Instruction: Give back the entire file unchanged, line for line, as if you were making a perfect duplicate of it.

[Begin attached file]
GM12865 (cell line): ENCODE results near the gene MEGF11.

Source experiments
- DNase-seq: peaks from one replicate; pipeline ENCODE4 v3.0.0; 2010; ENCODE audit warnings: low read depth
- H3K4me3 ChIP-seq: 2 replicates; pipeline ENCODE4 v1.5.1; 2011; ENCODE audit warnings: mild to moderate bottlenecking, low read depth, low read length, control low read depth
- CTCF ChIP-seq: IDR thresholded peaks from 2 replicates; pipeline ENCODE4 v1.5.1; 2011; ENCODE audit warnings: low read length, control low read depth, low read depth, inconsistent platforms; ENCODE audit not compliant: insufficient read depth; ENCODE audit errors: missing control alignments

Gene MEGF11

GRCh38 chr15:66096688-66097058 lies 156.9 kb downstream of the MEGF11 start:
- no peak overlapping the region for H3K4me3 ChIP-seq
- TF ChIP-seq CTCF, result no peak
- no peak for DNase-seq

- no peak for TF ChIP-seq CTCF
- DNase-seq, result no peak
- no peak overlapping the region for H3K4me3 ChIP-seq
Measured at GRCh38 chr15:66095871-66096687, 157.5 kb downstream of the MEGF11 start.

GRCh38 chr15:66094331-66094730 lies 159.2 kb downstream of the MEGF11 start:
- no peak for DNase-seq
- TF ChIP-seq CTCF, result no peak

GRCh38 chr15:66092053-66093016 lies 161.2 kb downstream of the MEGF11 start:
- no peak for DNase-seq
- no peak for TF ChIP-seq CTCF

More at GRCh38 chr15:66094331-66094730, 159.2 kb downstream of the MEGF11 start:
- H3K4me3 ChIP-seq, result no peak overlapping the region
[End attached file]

GM12865 (cell line): ENCODE results near the gene MEGF11.

Source experiments
- DNase-seq: peaks from one replicate; pipeline ENCODE4 v3.0.0; 2010; ENCODE audit warnings: low read depth
- H3K4me3 ChIP-seq: 2 replicates; pipeline ENCODE4 v1.5.1; 2011; ENCODE audit warnings: mild to moderate bottlenecking, low read depth, low read length, control low read depth
- CTCF ChIP-seq: IDR thresholded peaks from 2 replicates; pipeline ENCODE4 v1.5.1; 2011; ENCODE audit warnings: low read length, control low read depth, low read depth, inconsistent platforms; ENCODE audit not compliant: insufficient read depth; ENCODE audit errors: missing control alignments

Gene MEGF11

GRCh38 chr15:66096688-66097058 lies 156.9 kb downstream of the MEGF11 start:
- no peak overlapping the region for H3K4me3 ChIP-seq
- TF ChIP-seq CTCF, result no peak
- no peak for DNase-seq

- no peak for TF ChIP-seq CTCF
- DNase-seq, result no peak
- no peak overlapping the region for H3K4me3 ChIP-seq
Measured at GRCh38 chr15:66095871-66096687, 157.5 kb downstream of the MEGF11 start.

GRCh38 chr15:66094331-66094730 lies 159.2 kb downstream of the MEGF11 start:
- no peak for DNase-seq
- TF ChIP-seq CTCF, result no peak

GRCh38 chr15:66092053-66093016 lies 161.2 kb downstream of the MEGF11 start:
- no peak for DNase-seq
- no peak for TF ChIP-seq CTCF

More at GRCh38 chr15:66094331-66094730, 159.2 kb downstream of the MEGF11 start:
- H3K4me3 ChIP-seq, result no peak overlapping the region